Increasingly I find myself wondering whether this mentality, including my own, is damaging a wonderful profession. All this undoubtedly affects patient continuity of care, puts further financial/staffing pressures on already struggling GP surgeries and is detrimental to the team spirit/camaraderie that can actually increase our own satisfaction at work.

The other side of the coin

Locuming is unpredictable, it can be hard moving around when you have a family and I’m certainly going to miss being able to follow up that referral I made or seeing that pregnant mum from the last appointment proudly bringing her newborn in for its first checkup.  I suppose the grass is not all that much greener…but then some might argue at least I can afford to buy better fertiliser.

Are First5’s a bunch of spoilt, fussy, money grabbing professionals or is the locum-loving trend just another result of the current low morale in a cash strapped healthcare system which is slowly failing its patients and staff?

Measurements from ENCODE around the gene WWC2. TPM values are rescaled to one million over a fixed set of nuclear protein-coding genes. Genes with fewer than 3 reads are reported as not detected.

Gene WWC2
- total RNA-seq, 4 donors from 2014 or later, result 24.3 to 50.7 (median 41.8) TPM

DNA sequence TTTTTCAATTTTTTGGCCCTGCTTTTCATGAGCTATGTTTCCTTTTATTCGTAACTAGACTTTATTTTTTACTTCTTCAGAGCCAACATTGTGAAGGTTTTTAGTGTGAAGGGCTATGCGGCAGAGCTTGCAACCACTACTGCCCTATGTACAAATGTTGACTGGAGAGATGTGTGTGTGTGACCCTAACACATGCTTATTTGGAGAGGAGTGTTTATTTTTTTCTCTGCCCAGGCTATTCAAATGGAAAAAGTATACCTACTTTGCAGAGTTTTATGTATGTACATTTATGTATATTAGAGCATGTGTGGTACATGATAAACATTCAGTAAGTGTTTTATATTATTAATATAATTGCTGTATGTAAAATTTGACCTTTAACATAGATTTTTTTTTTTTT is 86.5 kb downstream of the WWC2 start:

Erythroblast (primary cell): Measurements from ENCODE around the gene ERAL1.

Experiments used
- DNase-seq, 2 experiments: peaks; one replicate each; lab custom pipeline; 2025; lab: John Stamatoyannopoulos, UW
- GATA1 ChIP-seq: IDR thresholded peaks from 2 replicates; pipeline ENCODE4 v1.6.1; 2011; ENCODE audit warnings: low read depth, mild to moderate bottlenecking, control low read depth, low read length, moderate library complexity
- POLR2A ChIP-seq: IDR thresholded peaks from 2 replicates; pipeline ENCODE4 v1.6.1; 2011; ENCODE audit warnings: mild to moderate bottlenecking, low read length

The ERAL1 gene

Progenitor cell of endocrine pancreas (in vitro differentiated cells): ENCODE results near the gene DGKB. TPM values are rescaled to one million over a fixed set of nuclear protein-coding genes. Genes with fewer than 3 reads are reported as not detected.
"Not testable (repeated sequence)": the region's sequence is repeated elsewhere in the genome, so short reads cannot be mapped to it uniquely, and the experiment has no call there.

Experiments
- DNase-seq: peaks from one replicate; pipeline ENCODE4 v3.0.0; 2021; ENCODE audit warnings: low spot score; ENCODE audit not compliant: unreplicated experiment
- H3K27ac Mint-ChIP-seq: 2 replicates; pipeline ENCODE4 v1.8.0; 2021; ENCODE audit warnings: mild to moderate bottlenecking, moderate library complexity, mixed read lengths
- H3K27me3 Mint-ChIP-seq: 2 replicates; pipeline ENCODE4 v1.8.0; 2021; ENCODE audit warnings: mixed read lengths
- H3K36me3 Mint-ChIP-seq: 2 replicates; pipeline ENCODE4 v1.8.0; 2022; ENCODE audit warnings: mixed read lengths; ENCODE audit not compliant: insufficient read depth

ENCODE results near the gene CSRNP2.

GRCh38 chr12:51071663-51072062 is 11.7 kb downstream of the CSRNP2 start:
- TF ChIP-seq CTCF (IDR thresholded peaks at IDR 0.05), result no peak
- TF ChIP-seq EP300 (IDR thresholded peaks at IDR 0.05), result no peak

5 Comments
  • Mark Newbold
    Posted at 11:01h, 05 December Reply

    “Are First5’s a bunch of spoilt, fussy, money grabbing professionals or is the locum-loving trend just another result of the current low morale in a cash strapped healthcare system which is slowly failing its patients and staff?”

    Or, is this an expression of how young GPs wish to work – more flexibility over work schedules, a sense of being in control of one’s own destiny, and an unwillingness to put down deep roots in one workplace and lose the feeling of being able to move and develop?

    Perhaps we should take this as a challenge to conventional work practices, and think about whether non-locum GP jobs can offer some or all of these features, so that young doctors are attracted to the specialty? Something to consider before the new contract lands? Do let us know your views!

  • Anita shah
    Posted at 22:25h, 09 December Reply

    Locum work is great especially as it gives such autonomy which is a refreshing change in the medical profession. I would really recommend toolkits like MyLocumManager to help any new Locum get started

  • Mark Newbold
    Posted at 11:05h, 10 December Reply